In the next series of articles, I will go through some techniques on sharing code across different platforms including Windows Phone 7, Windows Phone 8 and Windows 8. You can use some of the techniques also on iOS and Android using Xamarin.

The following topics will be covered:

  1. Sharing Code Part I: Common Source File (source code download)
  2. Sharing Code Part II: Partial Classes (source code download)
  3. Sharing Code Part III: Conditional Compile (source code download)
  4. Sharing Code Part IV: Portable Class Libraries (source code download)

I have personally used these techniques with various products we have built plus customer work.  By the end of the series, hopefully you will have a good understanding on how to leverage your code across different platforms using C#.

Note that the samples being used are not using anything like MVVM or other frameworks as it’s something I was using my 11yr old son on using programming to solve some math homework he had and I wanted to keep it as simple as possible.

I recently wrote a four part article about how to build a simple count down timer app using HTML5 and Windows Phone.  The articles covered getting started with HTML5 and Windows Phone, multiple resolutions, using the WebBrowser control to ‘talk’ to web page and finally getting ready for Windows Phone Store certification.

Here is the result of the articles.

finalImage

Here is a list of the articles available for easy reference

  1. XBoxReveal HTML5 Windows Phone Sample
  2. XBoxReveal HTML5 Windows Phone Sample: Multiple Resolutions
  3. XBoxReveal HTML5 Windows Phone Sample: WebBrowser Control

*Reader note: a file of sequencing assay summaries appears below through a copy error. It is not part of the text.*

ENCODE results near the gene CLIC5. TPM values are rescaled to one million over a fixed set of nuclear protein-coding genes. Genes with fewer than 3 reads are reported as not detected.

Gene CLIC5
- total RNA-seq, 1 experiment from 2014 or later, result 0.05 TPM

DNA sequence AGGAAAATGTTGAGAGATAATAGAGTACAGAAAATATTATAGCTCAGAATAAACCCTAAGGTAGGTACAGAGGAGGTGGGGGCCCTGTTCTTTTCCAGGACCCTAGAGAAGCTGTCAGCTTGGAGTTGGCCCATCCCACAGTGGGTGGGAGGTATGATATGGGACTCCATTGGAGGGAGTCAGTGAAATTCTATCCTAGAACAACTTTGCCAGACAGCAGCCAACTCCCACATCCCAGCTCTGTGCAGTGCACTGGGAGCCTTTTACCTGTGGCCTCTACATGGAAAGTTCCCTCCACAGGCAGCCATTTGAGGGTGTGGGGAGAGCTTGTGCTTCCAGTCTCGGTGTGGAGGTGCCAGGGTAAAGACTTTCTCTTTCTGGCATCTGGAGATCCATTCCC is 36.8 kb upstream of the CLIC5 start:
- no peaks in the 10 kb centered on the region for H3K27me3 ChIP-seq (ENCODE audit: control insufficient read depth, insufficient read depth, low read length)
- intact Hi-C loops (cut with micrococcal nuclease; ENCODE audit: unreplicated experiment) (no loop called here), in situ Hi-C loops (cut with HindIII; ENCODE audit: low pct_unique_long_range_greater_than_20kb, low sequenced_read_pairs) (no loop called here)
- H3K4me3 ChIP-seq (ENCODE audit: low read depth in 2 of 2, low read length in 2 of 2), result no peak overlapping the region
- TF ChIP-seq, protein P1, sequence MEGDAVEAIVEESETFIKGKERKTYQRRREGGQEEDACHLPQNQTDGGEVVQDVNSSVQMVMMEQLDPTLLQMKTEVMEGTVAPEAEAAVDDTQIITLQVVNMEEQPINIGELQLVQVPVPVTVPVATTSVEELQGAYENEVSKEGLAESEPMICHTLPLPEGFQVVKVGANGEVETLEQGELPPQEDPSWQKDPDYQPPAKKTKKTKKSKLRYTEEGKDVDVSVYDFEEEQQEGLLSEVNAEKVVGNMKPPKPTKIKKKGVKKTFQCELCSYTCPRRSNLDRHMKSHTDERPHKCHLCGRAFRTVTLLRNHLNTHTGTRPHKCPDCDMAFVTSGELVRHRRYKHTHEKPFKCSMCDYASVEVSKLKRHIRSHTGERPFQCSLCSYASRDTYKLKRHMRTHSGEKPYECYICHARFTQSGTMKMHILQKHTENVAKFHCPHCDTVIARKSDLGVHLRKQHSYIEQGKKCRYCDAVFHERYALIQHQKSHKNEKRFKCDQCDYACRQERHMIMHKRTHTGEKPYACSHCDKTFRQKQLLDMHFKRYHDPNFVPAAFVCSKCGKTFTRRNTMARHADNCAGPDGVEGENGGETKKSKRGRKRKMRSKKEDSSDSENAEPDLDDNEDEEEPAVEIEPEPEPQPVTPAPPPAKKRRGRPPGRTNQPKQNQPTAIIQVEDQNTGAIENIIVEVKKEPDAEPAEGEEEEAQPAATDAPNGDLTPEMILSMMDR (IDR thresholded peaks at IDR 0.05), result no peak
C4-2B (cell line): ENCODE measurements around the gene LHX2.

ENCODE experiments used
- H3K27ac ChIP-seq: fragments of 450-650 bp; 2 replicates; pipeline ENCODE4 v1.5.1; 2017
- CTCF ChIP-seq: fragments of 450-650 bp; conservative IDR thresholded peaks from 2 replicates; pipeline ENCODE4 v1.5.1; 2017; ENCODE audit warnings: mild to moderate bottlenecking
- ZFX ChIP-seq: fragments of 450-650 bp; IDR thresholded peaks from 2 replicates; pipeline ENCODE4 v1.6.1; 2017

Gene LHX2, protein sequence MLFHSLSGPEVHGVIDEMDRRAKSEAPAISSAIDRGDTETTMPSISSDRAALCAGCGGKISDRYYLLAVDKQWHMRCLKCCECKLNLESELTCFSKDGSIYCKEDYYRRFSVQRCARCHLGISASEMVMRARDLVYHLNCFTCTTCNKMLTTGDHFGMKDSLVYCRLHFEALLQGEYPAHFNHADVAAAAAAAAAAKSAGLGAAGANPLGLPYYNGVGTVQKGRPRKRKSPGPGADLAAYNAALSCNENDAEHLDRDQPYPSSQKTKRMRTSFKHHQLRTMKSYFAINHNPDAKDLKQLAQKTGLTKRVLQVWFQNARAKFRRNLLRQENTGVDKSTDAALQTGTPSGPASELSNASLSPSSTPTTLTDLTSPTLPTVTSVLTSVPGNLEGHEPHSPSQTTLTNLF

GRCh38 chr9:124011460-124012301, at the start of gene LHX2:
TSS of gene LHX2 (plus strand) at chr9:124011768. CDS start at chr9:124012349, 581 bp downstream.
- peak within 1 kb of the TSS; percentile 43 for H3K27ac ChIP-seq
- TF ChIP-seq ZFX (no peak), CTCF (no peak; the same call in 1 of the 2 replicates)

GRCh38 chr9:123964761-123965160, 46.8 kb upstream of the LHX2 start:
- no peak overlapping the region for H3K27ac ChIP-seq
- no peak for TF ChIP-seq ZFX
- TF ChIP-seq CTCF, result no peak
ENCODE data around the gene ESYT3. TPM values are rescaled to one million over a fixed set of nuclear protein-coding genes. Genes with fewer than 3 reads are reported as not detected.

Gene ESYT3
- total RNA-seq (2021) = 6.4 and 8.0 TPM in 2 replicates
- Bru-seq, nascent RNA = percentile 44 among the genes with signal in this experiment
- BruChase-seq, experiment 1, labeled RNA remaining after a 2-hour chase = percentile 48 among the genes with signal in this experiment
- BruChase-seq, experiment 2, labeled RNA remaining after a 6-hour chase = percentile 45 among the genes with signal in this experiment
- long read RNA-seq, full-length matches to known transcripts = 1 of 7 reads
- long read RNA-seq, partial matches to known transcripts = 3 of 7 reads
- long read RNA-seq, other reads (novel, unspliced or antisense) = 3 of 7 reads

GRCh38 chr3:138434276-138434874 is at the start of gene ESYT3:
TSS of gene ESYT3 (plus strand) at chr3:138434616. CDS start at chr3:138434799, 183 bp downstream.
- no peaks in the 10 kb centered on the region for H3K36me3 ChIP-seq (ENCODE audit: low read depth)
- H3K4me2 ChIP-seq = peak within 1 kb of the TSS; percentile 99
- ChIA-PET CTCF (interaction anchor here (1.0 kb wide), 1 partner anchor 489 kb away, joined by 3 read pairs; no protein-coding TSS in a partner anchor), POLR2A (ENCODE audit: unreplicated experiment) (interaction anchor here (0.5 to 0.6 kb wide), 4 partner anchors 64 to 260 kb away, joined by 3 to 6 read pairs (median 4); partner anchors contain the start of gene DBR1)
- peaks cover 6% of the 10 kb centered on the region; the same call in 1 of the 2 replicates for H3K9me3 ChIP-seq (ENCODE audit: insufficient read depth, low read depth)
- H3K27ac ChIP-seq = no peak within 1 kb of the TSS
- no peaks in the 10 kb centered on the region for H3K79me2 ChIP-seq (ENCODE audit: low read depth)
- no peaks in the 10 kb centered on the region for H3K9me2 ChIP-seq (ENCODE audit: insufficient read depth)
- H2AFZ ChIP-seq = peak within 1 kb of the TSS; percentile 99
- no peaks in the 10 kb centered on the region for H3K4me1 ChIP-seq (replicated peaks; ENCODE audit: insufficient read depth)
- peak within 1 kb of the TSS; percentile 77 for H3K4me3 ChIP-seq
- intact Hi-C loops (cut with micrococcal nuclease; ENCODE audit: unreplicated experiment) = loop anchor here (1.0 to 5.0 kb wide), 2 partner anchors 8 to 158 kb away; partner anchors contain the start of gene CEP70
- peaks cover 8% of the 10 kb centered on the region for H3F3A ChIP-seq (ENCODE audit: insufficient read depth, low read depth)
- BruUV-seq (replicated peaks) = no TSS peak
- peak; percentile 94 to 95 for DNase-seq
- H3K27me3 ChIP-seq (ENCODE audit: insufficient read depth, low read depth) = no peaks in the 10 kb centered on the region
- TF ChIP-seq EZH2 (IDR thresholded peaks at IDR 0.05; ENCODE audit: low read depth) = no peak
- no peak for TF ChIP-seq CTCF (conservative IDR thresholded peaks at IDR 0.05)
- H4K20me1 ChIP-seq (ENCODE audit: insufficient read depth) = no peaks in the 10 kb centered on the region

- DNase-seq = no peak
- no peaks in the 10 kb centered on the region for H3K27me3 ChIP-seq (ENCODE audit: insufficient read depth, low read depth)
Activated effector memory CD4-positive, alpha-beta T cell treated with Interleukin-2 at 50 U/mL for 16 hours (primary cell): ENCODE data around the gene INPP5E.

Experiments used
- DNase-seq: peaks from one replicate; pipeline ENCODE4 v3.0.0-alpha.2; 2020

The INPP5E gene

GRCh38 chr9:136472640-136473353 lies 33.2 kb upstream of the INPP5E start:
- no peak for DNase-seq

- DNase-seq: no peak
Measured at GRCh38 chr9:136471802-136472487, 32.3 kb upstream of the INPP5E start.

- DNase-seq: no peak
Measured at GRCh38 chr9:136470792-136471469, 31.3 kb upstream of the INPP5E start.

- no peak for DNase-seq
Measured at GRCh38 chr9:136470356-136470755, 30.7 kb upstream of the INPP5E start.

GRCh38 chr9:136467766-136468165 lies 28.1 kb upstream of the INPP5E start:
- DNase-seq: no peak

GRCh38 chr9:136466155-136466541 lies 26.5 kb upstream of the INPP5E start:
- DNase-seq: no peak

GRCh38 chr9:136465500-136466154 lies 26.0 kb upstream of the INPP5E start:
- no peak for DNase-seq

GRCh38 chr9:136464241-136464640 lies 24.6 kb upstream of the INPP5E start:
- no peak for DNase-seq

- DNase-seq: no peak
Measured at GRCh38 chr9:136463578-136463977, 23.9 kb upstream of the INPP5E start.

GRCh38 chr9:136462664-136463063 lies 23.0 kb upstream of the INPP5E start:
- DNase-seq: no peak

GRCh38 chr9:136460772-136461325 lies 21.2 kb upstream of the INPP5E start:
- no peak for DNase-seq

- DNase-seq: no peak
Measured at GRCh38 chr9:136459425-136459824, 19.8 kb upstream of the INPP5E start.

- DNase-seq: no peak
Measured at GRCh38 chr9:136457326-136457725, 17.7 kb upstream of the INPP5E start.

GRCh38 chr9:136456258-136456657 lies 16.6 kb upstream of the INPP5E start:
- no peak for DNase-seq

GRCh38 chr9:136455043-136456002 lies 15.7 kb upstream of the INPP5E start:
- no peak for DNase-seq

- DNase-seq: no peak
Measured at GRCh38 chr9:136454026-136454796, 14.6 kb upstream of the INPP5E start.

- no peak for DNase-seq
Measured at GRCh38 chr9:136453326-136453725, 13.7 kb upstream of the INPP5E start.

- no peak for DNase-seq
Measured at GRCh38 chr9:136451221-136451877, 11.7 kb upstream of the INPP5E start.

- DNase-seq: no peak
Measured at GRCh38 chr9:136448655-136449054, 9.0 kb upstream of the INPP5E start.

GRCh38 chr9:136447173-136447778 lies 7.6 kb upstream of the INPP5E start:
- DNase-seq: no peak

4. XBoxReveal HTML5 Windows Phone Sample: Store Certification

As for the source code, if you want to run it yourself you can download the #xboxreveal source code from GitHub.

Hope it was useful and please leave comments or questions!

In this final article of the XBoxReveal HTML5 Windows Phone sample, I’ll be going through some of the things you need to do as a developer to get ready for Windows Store Certification.

If you have not read the previous articles, here is a list for some background

  1. XBoxReveal HTML5 Windows Phone Sample
  2. XBoxReveal HTML5 Windows Phone Sample: Multiple Resolutions
  3. XBoxReveal HTML5 Windows Phone Sample: WebBrowser Control

Getting Ready for Store

The first thing you want to do to get ready for Windows Phone Store certification is read the App Certification Requirements for Windows Phone article on MSDN.  Lucky for the people who don’t like going through the entire document (like me :) the Windows Phone SDK comes with a Store Test Kit to help go through the cert process.

wp-testkit

Continue Reading…

In this third installment of the Windows Phone HTML5 XBox Reveal sample, we’ll look at fixing the horizontal and vertical scrolling of the index.html

Here are the first articles available if you have not read them yet for some background

  1. HTML5 & Windows Phone: XBox Reveal Sample
  2. HTML5 & Windows Phone: Multiple Resolutions

Usually using CSS you would fix horizontal scrolling by setting the following meta tag in your HTML page.

Unfortunately this does not work within our app. But fortunately for us, there is a fix to this but does take a little extra work.

Continue Reading…

In a previous article I wrote about writing an XBox Reveal Count Down Timer for Windows Phone using HTML5 & CSS. By the end of the article we ended up with the following

finalImage

Continue Reading…